Also last year, the Brentwood Park Concession/Restroom facility was completed. It is slated to open this spring. The city was also the recipient of the largest state capital budget allocation in Wood County history, with $1 million being awarded to help fund a community center that will be located at “The Enclave,” a mixed use development at the former Woodville Mall site.  In addition to the grant, the city also received a $50,000 grant to help construct an ADA accessible fishing dock at Ranger Park.
        “Because our prime corridors are the face of our community, 2021 will witness a continuation of an Oregon Road improvement process that began four years ago with a pedestrian connectivity and road improvement project,” he said. The city will work in coordination with the Toledo Metropolitan Area Council of Governments (TMACOG), the Ohio Department of Transportation (ODOT), the Wood County Engineer, and Owens Community College.
        This year, plans call for the creation of a special improvement district with the aim of beautifying the corridor with amenities like lighting, landscaping and additional sidewalks.
        “These elements and public investments, when coupled with the recent zoning code updates and economic development incentives, should help increase property values and continue the marketability of Oregon Road property,” he said.
Some of Wood County’s largest and most productive businesses are located along Oregon Road.
        “These improvements will allow residents and employees to move along the corridor more efficiently than ever before.”
Economic Development
        The economic development tools that the city has refined over the past few years, like the Woodville Road Renewal and Façade Grant program and the Community Reinvestment Area program helped spur over $10 million in property investments in the city. The CRA program was fundamental in helping to attract the $10 million RISE Commercial project that is expected to bring over 400 jobs and $14.6 million in new payroll when completed next year.
        This year will witness the culmination of a grassroots effort that began in 2018 with several public visioning sessions that helped to frame “The Enclave,” a mixed use development that will include Northwood’s first Main Street and a multitude of public amenities, including a community center, public park, and walking trails.
        “This community project has been a major effort of my administration and we continue to take progressive, bold steps to make this a place that the public helped to plan,” he said.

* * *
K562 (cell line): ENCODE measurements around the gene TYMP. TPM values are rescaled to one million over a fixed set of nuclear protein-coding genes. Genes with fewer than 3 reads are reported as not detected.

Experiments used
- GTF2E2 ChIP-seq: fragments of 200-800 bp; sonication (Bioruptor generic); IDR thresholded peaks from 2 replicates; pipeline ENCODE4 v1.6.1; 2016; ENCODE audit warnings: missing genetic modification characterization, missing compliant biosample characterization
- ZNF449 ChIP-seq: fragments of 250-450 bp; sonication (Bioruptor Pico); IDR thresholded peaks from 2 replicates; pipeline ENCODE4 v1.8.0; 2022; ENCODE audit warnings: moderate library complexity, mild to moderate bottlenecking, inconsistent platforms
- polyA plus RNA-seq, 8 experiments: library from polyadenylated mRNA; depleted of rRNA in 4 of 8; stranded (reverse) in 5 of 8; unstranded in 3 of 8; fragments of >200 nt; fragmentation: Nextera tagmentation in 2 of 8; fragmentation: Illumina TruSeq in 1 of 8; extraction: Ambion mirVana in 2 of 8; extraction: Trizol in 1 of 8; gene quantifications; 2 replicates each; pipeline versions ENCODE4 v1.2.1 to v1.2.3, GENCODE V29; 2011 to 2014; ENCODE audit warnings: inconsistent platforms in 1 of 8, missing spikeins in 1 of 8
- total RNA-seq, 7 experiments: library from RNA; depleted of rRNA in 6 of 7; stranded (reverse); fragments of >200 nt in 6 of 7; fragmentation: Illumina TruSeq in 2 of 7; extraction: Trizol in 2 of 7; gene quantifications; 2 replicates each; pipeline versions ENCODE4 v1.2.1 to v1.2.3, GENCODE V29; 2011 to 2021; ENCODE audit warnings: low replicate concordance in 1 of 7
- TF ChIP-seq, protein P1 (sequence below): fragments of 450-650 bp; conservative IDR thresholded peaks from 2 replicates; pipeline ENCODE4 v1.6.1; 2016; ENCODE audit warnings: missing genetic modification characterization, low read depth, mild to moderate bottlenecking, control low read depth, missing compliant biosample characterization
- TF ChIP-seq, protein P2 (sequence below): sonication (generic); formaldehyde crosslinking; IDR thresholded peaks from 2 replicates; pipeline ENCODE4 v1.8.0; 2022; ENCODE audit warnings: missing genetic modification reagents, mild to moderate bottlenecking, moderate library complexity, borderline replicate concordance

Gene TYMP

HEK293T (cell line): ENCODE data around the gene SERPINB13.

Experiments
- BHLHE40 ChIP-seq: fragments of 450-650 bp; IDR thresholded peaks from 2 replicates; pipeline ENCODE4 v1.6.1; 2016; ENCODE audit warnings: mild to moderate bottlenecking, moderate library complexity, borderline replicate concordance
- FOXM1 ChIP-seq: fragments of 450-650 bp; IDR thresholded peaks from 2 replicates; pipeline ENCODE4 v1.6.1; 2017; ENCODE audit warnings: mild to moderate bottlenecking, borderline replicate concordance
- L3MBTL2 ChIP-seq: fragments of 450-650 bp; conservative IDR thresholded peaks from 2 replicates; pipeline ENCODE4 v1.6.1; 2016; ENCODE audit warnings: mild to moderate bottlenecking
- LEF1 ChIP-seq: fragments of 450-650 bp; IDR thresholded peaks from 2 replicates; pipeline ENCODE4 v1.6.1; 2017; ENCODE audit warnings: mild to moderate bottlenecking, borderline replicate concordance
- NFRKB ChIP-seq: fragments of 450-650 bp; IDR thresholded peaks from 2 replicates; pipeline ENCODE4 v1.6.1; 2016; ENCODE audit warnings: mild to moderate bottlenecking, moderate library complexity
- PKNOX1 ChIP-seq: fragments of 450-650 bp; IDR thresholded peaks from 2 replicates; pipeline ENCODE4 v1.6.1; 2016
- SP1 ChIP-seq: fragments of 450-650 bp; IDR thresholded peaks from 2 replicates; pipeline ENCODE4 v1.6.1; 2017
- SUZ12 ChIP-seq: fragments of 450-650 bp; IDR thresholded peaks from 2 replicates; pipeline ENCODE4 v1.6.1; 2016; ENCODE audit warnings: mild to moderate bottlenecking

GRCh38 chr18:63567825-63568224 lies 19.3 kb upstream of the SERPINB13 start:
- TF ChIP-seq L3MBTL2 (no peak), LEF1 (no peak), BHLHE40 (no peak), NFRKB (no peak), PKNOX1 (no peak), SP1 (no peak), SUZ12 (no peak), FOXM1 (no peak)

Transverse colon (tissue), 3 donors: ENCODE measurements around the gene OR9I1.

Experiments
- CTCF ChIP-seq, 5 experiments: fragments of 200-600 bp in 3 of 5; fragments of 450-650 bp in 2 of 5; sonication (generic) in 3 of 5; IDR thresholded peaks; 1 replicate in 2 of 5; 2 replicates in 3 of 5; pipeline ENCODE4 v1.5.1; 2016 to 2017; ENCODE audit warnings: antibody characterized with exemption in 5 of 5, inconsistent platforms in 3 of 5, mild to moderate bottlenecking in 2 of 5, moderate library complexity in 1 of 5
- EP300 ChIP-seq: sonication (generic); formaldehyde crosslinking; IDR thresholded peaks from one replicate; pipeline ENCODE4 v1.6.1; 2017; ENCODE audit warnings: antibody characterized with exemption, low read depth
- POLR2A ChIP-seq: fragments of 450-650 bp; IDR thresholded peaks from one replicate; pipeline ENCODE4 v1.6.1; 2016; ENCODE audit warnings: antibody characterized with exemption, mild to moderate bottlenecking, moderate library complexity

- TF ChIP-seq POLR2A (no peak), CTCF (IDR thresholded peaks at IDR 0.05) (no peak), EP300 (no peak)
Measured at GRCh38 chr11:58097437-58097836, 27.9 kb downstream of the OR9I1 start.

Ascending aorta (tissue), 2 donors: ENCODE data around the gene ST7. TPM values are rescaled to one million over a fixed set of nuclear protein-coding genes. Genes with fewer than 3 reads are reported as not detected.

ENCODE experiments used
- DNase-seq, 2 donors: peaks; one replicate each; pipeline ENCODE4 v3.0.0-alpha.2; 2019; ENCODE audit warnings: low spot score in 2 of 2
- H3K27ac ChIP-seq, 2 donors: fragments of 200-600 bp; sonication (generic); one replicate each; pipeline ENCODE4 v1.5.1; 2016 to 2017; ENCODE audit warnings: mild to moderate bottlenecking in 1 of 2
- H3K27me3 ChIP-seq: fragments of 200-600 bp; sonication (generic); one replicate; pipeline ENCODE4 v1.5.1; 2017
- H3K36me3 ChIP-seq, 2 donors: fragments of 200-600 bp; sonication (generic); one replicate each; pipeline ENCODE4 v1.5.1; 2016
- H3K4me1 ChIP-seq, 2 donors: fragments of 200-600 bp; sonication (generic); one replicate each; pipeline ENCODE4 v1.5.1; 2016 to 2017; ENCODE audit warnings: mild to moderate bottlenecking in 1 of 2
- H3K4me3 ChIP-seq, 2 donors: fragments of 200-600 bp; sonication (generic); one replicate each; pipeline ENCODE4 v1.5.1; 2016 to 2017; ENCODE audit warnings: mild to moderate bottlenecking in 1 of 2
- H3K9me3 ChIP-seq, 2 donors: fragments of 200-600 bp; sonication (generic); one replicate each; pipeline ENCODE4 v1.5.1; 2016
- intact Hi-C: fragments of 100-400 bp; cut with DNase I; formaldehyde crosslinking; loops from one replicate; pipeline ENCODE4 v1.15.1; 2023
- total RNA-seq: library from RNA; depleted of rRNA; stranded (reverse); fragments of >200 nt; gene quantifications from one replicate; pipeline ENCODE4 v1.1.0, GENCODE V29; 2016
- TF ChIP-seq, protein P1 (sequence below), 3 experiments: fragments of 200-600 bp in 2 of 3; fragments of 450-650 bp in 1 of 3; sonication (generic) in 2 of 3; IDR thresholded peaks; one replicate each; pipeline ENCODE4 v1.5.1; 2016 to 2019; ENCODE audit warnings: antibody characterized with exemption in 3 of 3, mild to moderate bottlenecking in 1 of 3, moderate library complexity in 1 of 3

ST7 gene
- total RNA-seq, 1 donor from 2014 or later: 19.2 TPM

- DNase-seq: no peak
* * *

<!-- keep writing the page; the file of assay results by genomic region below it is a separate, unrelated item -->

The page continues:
The planning and zoning office continues to take a proactive approach towards reducing nuisances that pervade neighborhoods, he said.
         “We aim to increase our resources on the property maintenance front through the hiring of an additional code enforcement officer to help to address property blight and reduce the number of vacant buildings,” he said.
        “Our neighborhoods shouldn’t be the responsibility of a few people. I am calling on every resident to assist us in revitalizing our neighborhoods. Your efforts to keep your property tidy, well-maintained and report issues will promote the livability and desirability of Northwood, which will attract more housing and businesses over time,” he said.
        Other important projects started or completed last year include:
        •A grant of $125,000 from ODOT’s Jobs and Commerce Program to improve signalization at Wales and Oregon roads and assist with the RISE Commercial project on Arbor Drive;
        •An $82,000 Community Development Block Grant to help improve pedestrian connectivity along Maryland Place;
        •Northwood and the Northwest Water and Sewer District worked on solutions that aim to improve the marketability of the The Enclave;
        •Developed new commercial zoning regulations that aim to promote better aesthetics and visuals along Oregon and Wales roads;
        •Advanced the safety study along Woodville Road to promote safety and pedestrian connectivity along the corridor. The aim is to attain 90 percent funding for a roundabout at Woodville and Lemoyne roads that will promote pedestrian connectivity between the adjacent neighborhoods and the schools.